I first heard the ‘Observer Effect’ term from author Raksha Bharadia, during a writers’ workshop I attended years ago (2009, I think it was) when she was talking about all the obstacles we put up to stop ourselves from succeeding as writers.
It was a pure ‘a-ha!’ moment, she’d named and identified something that I had always had in the back of my mind. I’d always thought I was the only one who worried about it, though, so it felt good to be told that it was an actual Thing, with the capital letter that it warrants.
The OE isn’t exclusive to writers, though – it’s one that is known to all Indians as the ‘Chaar Log’ Effect.
So what is this ‘Observer Effect’?
The Observer Effect or Chaar Log effect is, in essence – what will everybody else think? What will society think if you become a hair stylist instead of an engineer; like the neighbour’s son – what will they say if you marry a Muslim instead of a Hindu – what will they say when they find out you’re gay – that you’ve failed your school exams because you’re dyslexic – or even that you wear a pink T-shirt when you’re a man.
In writing, the Observer Effect manifests itself when we write a story with sex, or violence, or bad language – anything ‘adult’, in other words – and then wonder what our parents/friends/lovers/bosses would think if they read it.
Obviously, this accounts for many writers choosing pseudonyms – me, as well. I wrote/write most of my fanfiction under a pseudonym, because while I like the freedom of writing whatever I’m in the mood for, without worrying about creating characters or world building – I felt uncomfortable knowing that anyone who did a simple Google search of me – like impressionable young cousins, parents, and older relatives – would find (sometimes explicit) love stories and violence in the stories under my own name.
Writing under a pen name erases all those fears. I know some people who have fandom specific pen names, and while I never did that – I could never remember so many different passwords and usernames! – I did end up having two versions of the same name (Isha and Isha_libran) across different sites and forums.
Now that I’ve been talking about my upcoming book on this site, and, more importantly, on social media, a lot of my family is curious about my writing. They all want to read the short story that won me my writing contract, and they’re all asking to read the first draft of my book when it’s done. And this is a Problem.
Because – although I don’t worry so much about what they would think about me when they read my work – (my god, you write such strange stories?! – why don’t you write nice, happy, love stories, instead of all these cruel and dark ones? – how come you write about ghosts and paranormal things when you don’t believe in anything?) – I am still a little leery of hearing their opinions of my writing. This is mostly because they’re not the audience I’m writing for.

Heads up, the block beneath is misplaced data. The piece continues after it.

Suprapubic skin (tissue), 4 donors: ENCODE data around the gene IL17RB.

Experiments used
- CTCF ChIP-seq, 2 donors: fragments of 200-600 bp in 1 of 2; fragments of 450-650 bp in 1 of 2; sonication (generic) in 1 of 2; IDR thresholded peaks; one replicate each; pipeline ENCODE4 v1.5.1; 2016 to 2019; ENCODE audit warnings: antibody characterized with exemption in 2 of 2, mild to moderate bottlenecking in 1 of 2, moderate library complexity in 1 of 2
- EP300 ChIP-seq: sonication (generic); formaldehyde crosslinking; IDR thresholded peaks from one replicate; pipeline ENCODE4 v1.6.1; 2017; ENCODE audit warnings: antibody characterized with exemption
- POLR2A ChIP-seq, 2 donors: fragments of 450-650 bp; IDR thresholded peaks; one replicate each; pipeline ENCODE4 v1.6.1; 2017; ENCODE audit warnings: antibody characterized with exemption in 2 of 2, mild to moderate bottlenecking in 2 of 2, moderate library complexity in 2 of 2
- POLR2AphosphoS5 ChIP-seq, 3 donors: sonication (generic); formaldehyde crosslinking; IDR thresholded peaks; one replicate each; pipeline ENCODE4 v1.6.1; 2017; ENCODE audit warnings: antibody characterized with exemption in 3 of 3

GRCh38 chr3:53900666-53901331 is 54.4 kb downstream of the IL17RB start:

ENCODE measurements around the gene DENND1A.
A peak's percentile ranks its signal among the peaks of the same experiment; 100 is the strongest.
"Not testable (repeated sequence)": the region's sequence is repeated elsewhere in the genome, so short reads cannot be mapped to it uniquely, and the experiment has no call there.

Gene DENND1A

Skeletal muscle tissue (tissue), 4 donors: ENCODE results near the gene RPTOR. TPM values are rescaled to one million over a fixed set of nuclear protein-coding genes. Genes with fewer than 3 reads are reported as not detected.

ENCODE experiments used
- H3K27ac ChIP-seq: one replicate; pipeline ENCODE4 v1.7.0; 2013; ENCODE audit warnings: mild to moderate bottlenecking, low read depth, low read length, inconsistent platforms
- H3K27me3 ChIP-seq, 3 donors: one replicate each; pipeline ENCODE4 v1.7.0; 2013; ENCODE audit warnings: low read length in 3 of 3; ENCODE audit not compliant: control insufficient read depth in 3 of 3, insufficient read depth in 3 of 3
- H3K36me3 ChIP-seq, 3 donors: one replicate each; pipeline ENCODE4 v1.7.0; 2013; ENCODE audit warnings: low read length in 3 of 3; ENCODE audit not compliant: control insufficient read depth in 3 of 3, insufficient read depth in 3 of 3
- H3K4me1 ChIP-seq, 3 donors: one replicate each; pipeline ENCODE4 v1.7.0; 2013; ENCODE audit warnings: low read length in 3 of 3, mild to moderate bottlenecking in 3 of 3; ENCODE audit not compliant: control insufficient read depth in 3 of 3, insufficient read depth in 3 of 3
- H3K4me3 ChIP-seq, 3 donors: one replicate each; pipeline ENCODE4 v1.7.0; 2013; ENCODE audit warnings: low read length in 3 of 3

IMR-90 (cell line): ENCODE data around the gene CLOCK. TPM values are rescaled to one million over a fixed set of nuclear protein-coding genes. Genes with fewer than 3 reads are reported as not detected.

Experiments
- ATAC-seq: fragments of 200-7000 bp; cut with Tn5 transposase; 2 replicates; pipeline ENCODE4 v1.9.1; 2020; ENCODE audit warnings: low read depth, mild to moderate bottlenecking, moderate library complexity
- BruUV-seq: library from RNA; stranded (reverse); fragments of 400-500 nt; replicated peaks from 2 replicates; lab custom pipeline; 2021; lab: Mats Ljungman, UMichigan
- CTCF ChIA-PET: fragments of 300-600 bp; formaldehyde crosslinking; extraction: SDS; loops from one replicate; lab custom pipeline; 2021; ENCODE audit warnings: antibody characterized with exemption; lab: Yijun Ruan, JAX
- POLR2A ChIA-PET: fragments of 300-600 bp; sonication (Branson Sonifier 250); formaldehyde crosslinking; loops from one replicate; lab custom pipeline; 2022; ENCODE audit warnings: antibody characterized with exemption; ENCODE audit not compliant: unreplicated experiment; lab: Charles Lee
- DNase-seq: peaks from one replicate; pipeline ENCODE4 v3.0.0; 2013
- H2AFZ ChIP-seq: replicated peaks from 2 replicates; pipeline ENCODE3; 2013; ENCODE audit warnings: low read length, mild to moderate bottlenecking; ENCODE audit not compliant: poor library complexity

When I say ‘audience’, I don’t mean that I tailor my writing specifically to cater to someone’s taste, which, to me, would be like trying to follow a formula to become the author of a bestseller. Nowadays, it seems to be: ‘young Indian + MBA ± engineering education + stupid, controversial Hinglish title (along the lines of ‘Love You Hamesha, Darling’ or ‘She Tied Me a Rakhi! But I Loved Her!’) + 150-200 page narrative rife with spelling mistakes and conversational English = instant bestseller’!
No, when I speak of audience, I mean the people who like to read the kinds of books I write. People who like creepy, dark stories about paranormal stuff, people who don’t mind reading stories without happy endings, people who know life isn’t a beautiful, Yash Chopra-Karan Johar-ish glossy fiction.
People most definitely not like the majority of my family.
And while it’s one thing to be judged for the content of your work – one can always dismiss negative comments about violence or adult themes as well meaning but irrelevant – it’s another thing entirely to have to hear comments from people you know will not like your writing. It would be like taking a fan of classical, carnatic South Indian music to a YoYo Honey Singh concert, and then asking them to critique his music. Does. Not. Compute.
So when friends or relatives ask me to send them a link to my stories, I first check and see if they’re the kind who’ve never read a book in their lives, or hate paranormal/fantasy/sci fi or even slightly unrealistic stories – they usually call these stories ‘fiction’, in a disparaging tone, which makes absolutely zero sense to me, but more on that later.
If they are, I end up making excuses not to share my work with them. Because I don’t want to hear them criticise my writing when I know they won’t even understand it. Even if I tell myself I’m writing, essentially, for myself (and perhaps, on a larger scale, for others like me) and not for them, negative words are worse than sticks and stones; they hurt, dammit.
Writing is such a visceral thing, I sometimes feel like I’m laying my whole mind and heart bare for others to read and understand.
It’s difficult enough, accepting that fact, and still pushing the ‘publish’ button or handing over your work to an editor, without worrying about what can be deduced about your psychology and your character from your plots and character names and word choices. I, for one, could not really take having to explain each story I write to people from my personal life who are not used to reading fiction, or people who don’t like the genre I write.
There should be a name for this phenomenon, too. Maybe I’ll call it the ‘My Personal Life is Separate From My Writing (Please Don’t Ask Me to Explain My Stories at Dinner)’ Effect.
If, years later, you ever read a medical or psychology paper mentioning this, remember: you heard it here first.
[music| Bad Things: Meiko]